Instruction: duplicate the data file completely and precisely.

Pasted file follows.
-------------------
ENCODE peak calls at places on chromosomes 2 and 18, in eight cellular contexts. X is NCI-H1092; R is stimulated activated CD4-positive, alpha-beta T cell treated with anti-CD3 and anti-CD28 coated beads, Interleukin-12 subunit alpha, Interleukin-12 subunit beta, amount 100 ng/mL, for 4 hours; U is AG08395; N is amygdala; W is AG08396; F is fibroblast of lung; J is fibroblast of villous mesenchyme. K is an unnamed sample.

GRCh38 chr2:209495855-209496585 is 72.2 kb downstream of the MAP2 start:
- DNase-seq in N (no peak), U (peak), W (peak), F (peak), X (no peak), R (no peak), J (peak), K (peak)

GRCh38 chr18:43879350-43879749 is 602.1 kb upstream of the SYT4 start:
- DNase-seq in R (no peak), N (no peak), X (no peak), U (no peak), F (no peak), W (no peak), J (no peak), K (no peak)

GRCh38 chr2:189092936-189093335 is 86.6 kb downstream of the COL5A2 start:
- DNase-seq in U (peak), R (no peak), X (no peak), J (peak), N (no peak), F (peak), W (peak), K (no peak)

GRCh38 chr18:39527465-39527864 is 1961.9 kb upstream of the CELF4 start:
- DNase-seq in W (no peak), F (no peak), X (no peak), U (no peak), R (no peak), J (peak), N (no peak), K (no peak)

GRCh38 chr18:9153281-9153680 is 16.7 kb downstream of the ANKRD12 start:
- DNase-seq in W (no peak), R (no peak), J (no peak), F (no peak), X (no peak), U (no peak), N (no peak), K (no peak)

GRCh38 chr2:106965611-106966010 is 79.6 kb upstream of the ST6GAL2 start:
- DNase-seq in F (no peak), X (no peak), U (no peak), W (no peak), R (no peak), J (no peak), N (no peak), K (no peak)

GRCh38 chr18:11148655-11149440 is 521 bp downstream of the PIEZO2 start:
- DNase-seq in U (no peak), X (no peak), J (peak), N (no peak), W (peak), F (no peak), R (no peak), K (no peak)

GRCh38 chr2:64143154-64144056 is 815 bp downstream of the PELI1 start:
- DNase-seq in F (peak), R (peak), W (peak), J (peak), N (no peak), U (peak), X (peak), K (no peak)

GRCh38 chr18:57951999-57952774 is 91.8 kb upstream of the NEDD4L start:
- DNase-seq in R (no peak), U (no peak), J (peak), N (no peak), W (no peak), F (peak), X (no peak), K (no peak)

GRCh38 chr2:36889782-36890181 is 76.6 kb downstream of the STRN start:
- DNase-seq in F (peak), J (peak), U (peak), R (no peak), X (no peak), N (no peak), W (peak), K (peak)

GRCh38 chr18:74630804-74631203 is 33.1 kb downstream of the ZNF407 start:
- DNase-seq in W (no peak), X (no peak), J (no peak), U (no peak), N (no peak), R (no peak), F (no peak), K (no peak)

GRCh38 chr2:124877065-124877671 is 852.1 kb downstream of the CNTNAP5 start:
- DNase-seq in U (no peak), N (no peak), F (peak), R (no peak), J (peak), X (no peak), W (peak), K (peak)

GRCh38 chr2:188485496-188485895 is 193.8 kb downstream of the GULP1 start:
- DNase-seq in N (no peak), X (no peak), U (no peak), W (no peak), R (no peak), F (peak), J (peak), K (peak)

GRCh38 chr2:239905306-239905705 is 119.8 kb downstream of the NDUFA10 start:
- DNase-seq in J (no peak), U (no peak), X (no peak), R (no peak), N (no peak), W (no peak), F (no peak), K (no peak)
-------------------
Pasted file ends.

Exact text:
ENCODE peak calls at places on chromosomes 2 and 18, in eight cellular contexts. X is NCI-H1092; R is stimulated activated CD4-positive, alpha-beta T cell treated with anti-CD3 and anti-CD28 coated beads, Interleukin-12 subunit alpha, Interleukin-12 subunit beta, amount 100 ng/mL, for 4 hours; U is AG08395; N is amygdala; W is AG08396; F is fibroblast of lung; J is fibroblast of villous mesenchyme. K is an unnamed sample.

GRCh38 chr2:209495855-209496585 is 72.2 kb downstream of the MAP2 start:
- DNase-seq in N (no peak), U (peak), W (peak), F (peak), X (no peak), R (no peak), J (peak), K (peak)

GRCh38 chr18:43879350-43879749 is 602.1 kb upstream of the SYT4 start:
- DNase-seq in R (no peak), N (no peak), X (no peak), U (no peak), F (no peak), W (no peak), J (no peak), K (no peak)

GRCh38 chr2:189092936-189093335 is 86.6 kb downstream of the COL5A2 start:
- DNase-seq in U (peak), R (no peak), X (no peak), J (peak), N (no peak), F (peak), W (peak), K (no peak)

GRCh38 chr18:39527465-39527864 is 1961.9 kb upstream of the CELF4 start:
- DNase-seq in W (no peak), F (no peak), X (no peak), U (no peak), R (no peak), J (peak), N (no peak), K (no peak)

GRCh38 chr18:9153281-9153680 is 16.7 kb downstream of the ANKRD12 start:
- DNase-seq in W (no peak), R (no peak), J (no peak), F (no peak), X (no peak), U (no peak), N (no peak), K (no peak)

GRCh38 chr2:106965611-106966010 is 79.6 kb upstream of the ST6GAL2 start:
- DNase-seq in F (no peak), X (no peak), U (no peak), W (no peak), R (no peak), J (no peak), N (no peak), K (no peak)

GRCh38 chr18:11148655-11149440 is 521 bp downstream of the PIEZO2 start:
- DNase-seq in U (no peak), X (no peak), J (peak), N (no peak), W (peak), F (no peak), R (no peak), K (no peak)

GRCh38 chr2:64143154-64144056 is 815 bp downstream of the PELI1 start:
- DNase-seq in F (peak), R (peak), W (peak), J (peak), N (no peak), U (peak), X (peak), K (no peak)

GRCh38 chr18:57951999-57952774 is 91.8 kb upstream of the NEDD4L start:
- DNase-seq in R (no peak), U (no peak), J (peak), N (no peak), W (no peak), F (peak), X (no peak), K (no peak)

GRCh38 chr2:36889782-36890181 is 76.6 kb downstream of the STRN start:
- DNase-seq in F (peak), J (peak), U (peak), R (no peak), X (no peak), N (no peak), W (peak), K (peak)

GRCh38 chr18:74630804-74631203 is 33.1 kb downstream of the ZNF407 start:
- DNase-seq in W (no peak), X (no peak), J (no peak), U (no peak), N (no peak), R (no peak), F (no peak), K (no peak)

GRCh38 chr2:124877065-124877671 is 852.1 kb downstream of the CNTNAP5 start:
- DNase-seq in U (no peak), N (no peak), F (peak), R (no peak), J (peak), X (no peak), W (peak), K (peak)

GRCh38 chr2:188485496-188485895 is 193.8 kb downstream of the GULP1 start:
- DNase-seq in N (no peak), X (no peak), U (no peak), W (no peak), R (no peak), F (peak), J (peak), K (peak)

GRCh38 chr2:239905306-239905705 is 119.8 kb downstream of the NDUFA10 start:
- DNase-seq in J (no peak), U (no peak), X (no peak), R (no peak), N (no peak), W (no peak), F (no peak), K (no peak)